Panopea abrupta or
Panope generosa (largest burrowing clam in
Atlantic jackknife clam:
Lyrate Asiatic hard clam: Meretrix lyrata
Ark clams, family
Arcidae (most popular in
Indonesia and Singapore)
Not usually considered edible:
Nut clams or pointed nut clams, family Nuculidae
Duck clams or trough shells, family Mactridae
Marsh clams, family Corbiculidae
File clams, family Limidae
Giant clam: Tridacna gigas
Asian or Asiatic clam: genus Corbicula
Peppery furrow shell: Scrobicularia plana
List of clam dishes
List of clam dishes – dishes and foods prepared using clams
^ "Clam". Encyclopædia Britannica. Encyclopædia Britannica.
^ "Clams recipes". BBC. Retrieved 23 February 2017.
^ "Clam". Oxford Dictionaries – Dictionary, Thesaurus, &
^ Danielle Elliot (14 November 2013). "Ming the Clam, World's Oldest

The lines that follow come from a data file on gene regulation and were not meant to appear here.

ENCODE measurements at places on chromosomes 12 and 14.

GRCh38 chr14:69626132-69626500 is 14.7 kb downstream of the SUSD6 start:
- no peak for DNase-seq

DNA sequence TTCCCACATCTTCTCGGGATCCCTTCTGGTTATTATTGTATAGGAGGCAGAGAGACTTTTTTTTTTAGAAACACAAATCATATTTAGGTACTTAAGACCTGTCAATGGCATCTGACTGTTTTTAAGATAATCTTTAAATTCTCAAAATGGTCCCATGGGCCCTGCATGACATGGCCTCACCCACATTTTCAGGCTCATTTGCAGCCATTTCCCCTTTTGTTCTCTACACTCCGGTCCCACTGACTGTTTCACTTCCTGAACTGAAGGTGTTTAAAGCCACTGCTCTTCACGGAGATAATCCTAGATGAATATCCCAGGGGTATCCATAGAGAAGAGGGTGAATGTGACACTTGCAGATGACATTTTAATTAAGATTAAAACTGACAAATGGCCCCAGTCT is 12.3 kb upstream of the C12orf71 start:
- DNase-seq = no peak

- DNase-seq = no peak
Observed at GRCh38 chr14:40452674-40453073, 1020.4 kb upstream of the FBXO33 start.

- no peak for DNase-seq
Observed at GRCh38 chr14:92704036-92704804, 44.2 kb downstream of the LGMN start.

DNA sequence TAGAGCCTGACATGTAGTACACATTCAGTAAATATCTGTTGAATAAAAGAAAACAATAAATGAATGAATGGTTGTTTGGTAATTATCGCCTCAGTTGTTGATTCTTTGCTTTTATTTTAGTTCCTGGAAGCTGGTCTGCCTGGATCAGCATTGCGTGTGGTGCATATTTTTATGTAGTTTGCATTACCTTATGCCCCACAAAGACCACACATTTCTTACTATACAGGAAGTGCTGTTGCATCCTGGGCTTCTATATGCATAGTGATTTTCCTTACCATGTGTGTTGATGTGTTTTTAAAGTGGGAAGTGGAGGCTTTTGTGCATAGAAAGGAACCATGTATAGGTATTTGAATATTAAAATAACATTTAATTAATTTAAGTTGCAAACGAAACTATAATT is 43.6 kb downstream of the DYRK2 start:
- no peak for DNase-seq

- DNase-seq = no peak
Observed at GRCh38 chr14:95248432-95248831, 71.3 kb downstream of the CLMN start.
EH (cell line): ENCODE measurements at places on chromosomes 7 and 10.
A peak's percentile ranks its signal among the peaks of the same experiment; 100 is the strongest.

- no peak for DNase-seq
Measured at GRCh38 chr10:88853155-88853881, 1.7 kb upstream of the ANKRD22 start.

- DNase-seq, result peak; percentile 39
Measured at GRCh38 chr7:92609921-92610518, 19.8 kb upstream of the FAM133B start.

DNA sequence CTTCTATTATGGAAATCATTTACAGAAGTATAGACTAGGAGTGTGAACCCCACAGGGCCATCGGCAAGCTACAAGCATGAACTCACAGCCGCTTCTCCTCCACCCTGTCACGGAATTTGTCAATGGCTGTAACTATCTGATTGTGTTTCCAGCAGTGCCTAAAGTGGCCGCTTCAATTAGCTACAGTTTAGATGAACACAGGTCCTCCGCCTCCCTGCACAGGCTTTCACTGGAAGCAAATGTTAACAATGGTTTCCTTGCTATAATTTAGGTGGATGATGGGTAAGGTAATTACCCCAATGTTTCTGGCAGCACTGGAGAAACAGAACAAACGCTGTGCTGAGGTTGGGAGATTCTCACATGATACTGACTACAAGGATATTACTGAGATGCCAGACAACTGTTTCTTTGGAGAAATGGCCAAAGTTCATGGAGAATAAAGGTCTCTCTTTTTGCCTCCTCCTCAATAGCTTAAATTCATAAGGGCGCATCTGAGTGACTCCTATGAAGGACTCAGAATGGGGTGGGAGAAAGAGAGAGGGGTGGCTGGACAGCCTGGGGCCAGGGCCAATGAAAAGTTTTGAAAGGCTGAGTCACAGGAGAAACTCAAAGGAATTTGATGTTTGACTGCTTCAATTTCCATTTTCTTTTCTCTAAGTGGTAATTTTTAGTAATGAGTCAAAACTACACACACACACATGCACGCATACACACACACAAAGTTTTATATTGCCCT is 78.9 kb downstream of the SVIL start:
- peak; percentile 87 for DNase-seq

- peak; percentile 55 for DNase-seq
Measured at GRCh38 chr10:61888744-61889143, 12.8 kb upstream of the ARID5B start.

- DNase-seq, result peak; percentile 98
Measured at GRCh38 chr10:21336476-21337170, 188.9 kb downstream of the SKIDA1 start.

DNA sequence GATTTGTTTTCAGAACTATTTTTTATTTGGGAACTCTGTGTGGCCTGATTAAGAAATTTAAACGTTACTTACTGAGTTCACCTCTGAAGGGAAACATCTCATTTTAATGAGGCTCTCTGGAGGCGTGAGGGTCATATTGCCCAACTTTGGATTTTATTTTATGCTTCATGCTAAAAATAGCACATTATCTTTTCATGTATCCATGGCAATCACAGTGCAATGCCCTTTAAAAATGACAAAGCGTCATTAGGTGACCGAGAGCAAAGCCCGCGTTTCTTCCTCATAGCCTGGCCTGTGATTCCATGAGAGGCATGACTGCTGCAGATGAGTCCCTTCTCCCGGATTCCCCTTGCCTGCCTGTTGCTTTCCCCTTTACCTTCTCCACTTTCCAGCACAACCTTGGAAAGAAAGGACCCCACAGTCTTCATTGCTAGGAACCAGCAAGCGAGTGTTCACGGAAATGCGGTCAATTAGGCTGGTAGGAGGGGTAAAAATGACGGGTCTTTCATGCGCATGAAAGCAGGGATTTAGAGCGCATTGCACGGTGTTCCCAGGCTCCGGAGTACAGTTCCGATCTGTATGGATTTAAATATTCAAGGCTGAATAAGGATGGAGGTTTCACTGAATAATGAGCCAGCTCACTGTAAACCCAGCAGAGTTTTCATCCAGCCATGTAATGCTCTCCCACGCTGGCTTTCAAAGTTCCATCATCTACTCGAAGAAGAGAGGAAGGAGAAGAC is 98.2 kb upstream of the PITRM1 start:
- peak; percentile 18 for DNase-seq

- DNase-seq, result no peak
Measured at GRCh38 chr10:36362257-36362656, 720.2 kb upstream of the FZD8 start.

Animal, Was Actually 507 Years Old". CBS News. Retrieved 15 November
^ "harvesting cockles".
^ "dredging of clams" (PDF).
^ "Shell Midden Analysis". science.jrank.org. Retrieved
^ "Nisqually People and the River – Yelm History Project".
www.yelmhistoryproject.com. Retrieved 2018-03-10.
^ "What Did the Chumash Eat? Synonym". Retrieved 2018-03-10.
^ "Plenty of clams, oysters in Puget Sound and Hood Canal". The
Seattle Times. 2015-06-27. Retrieved 2018-03-10.
^ Kelly, Mike. "Dig Those Razor Clams". North Coast Journal. Retrieved
^ Lackner, Bill. "Oregon clam chowder". Coos Bay World. Retrieved
^ "All About Geoduck: The Life of a (Delicious) Oversized Mollusk".
www.seriouseats.com. Retrieved 2018-03-10.
^ "Digging for Pismo clams at San Diego Beaches". Retrieved
^ "razor clams Langdon Cook". langdoncook.com. Retrieved
^ Shulchan Aruch, Yoreh De'ah 83 and 84
^ Kurlansky, Mark (2006), The Big Oyster: History on the Half Shell,
Penguin Group, pp. 16, 30–31, ISBN 0-345-47638-7,
Look up clam in Wiktionary, the free dictionary.